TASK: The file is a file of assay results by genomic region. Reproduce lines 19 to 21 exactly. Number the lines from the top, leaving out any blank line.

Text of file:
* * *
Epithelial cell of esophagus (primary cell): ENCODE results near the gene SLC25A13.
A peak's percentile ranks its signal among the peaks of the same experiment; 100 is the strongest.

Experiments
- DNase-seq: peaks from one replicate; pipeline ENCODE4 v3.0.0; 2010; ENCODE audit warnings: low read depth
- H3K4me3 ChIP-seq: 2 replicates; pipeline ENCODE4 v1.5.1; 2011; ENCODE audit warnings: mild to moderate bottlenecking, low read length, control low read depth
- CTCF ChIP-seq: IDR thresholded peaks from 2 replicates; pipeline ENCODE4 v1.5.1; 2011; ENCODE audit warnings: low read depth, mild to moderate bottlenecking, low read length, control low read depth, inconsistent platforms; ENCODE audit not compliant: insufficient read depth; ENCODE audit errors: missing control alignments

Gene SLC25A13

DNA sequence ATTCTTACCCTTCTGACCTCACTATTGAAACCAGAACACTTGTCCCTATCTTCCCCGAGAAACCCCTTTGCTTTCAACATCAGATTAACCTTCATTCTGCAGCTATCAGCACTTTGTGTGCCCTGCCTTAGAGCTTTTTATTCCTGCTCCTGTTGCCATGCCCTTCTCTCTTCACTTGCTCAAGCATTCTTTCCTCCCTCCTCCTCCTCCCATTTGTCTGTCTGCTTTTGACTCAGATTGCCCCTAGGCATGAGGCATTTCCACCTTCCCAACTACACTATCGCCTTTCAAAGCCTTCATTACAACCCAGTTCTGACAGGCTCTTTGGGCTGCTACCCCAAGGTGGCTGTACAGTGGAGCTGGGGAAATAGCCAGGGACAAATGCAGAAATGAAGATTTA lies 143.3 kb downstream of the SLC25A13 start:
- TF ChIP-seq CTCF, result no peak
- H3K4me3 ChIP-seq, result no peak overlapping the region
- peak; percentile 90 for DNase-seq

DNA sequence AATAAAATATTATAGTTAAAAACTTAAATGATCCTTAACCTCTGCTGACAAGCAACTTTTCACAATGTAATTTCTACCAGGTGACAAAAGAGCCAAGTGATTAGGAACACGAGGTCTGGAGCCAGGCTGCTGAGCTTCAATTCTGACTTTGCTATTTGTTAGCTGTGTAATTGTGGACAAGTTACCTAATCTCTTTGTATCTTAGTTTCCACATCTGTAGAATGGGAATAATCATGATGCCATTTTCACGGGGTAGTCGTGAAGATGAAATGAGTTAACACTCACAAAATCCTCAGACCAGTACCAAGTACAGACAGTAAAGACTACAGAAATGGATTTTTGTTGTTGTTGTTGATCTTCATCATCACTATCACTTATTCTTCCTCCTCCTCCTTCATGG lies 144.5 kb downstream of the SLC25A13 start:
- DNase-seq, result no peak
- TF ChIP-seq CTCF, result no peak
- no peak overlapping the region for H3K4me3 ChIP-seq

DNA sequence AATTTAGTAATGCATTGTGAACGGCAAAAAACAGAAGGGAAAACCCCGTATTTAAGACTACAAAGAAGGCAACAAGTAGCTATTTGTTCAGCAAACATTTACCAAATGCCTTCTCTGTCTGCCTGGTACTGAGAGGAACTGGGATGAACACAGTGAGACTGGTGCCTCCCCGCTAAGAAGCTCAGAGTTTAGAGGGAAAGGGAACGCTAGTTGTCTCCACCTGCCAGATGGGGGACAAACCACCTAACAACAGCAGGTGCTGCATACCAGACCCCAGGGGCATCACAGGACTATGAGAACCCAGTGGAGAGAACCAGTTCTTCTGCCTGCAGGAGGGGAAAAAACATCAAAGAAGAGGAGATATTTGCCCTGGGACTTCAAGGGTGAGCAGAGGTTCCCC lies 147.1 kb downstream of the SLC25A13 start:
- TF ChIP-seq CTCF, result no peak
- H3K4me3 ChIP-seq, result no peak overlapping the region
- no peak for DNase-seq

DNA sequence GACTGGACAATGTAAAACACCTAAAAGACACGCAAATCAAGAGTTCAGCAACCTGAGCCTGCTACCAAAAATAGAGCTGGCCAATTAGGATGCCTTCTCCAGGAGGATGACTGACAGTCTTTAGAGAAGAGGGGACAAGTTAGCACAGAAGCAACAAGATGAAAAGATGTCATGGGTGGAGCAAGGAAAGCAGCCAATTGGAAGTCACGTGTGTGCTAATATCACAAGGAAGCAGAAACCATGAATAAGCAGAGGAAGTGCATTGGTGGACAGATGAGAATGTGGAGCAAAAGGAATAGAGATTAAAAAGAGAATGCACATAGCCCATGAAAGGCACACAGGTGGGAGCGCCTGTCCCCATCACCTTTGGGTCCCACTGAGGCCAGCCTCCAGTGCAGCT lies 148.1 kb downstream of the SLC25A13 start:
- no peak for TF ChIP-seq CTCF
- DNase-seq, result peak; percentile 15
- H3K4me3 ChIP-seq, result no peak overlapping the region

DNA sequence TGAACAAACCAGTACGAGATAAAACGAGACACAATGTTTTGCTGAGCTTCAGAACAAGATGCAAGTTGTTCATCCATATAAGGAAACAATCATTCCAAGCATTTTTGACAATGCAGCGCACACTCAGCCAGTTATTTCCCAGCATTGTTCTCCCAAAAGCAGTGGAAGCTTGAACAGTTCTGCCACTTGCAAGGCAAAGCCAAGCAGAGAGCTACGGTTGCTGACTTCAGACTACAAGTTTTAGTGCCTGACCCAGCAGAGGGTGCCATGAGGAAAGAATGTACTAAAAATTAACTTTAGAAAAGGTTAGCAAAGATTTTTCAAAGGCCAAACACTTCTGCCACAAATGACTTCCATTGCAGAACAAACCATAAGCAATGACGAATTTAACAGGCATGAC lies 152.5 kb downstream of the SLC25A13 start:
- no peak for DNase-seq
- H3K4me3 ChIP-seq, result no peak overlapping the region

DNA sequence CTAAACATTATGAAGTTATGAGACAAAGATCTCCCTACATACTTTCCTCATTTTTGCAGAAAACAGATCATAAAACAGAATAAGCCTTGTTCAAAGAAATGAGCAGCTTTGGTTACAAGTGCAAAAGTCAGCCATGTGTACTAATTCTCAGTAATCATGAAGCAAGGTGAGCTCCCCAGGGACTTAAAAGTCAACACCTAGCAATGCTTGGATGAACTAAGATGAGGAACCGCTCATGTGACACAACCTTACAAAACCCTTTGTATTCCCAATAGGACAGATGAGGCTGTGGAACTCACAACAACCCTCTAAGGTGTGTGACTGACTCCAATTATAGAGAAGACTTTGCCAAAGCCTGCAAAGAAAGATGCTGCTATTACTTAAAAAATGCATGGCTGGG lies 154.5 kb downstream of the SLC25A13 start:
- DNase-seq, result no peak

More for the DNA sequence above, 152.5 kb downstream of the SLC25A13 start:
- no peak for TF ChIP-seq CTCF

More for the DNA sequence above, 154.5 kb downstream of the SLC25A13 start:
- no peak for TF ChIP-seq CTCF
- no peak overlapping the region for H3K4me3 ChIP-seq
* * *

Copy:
- no peak for DNase-seq

DNA sequence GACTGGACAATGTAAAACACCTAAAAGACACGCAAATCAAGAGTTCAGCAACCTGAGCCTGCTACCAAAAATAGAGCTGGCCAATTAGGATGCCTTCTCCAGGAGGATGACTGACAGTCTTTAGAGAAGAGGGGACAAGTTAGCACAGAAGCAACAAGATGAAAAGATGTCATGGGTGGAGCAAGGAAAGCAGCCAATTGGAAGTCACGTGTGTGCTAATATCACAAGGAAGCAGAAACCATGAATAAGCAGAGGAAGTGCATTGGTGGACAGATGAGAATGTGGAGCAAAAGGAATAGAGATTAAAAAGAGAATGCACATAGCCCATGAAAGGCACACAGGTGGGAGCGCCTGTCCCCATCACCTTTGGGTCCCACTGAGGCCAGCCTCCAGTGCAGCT lies 148.1 kb downstream of the SLC25A13 start:
- no peak for TF ChIP-seq CTCF